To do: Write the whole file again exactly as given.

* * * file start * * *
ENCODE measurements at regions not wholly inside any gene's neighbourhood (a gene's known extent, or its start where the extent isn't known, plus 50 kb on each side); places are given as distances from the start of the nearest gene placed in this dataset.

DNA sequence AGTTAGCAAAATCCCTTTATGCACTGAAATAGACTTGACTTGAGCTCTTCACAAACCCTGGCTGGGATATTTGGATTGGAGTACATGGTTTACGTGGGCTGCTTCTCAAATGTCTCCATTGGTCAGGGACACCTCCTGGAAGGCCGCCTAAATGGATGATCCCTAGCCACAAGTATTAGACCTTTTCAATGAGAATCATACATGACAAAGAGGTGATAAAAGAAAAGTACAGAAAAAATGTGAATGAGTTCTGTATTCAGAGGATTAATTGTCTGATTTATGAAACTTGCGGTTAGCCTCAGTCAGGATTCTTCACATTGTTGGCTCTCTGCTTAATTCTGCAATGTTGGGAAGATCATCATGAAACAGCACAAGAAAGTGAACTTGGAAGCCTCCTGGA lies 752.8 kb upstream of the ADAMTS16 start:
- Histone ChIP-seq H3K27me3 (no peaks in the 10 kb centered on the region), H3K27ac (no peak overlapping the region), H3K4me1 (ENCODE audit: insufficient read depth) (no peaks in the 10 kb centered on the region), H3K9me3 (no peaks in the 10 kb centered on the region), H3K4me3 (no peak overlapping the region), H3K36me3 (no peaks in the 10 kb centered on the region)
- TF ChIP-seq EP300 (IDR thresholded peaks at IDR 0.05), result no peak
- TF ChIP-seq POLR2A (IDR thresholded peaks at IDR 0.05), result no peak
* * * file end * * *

ENCODE measurements at regions not wholly inside any gene's neighbourhood (a gene's known extent, or its start where the extent isn't known, plus 50 kb on each side); places are given as distances from the start of the nearest gene placed in this dataset.

DNA sequence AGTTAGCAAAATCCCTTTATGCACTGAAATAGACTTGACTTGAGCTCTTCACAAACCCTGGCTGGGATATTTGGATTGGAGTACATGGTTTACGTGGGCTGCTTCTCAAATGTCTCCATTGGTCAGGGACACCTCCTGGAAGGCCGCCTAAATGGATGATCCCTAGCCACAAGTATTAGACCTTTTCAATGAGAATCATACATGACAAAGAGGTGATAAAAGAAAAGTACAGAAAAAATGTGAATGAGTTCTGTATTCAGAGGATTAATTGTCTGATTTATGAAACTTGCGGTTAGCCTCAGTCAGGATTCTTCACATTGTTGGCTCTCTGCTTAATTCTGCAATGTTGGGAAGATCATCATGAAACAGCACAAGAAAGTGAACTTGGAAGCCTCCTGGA lies 752.8 kb upstream of the ADAMTS16 start:
- Histone ChIP-seq H3K27me3 (no peaks in the 10 kb centered on the region), H3K27ac (no peak overlapping the region), H3K4me1 (ENCODE audit: insufficient read depth) (no peaks in the 10 kb centered on the region), H3K9me3 (no peaks in the 10 kb centered on the region), H3K4me3 (no peak overlapping the region), H3K36me3 (no peaks in the 10 kb centered on the region)
- TF ChIP-seq EP300 (IDR thresholded peaks at IDR 0.05), result no peak
- TF ChIP-seq POLR2A (IDR thresholded peaks at IDR 0.05), result no peak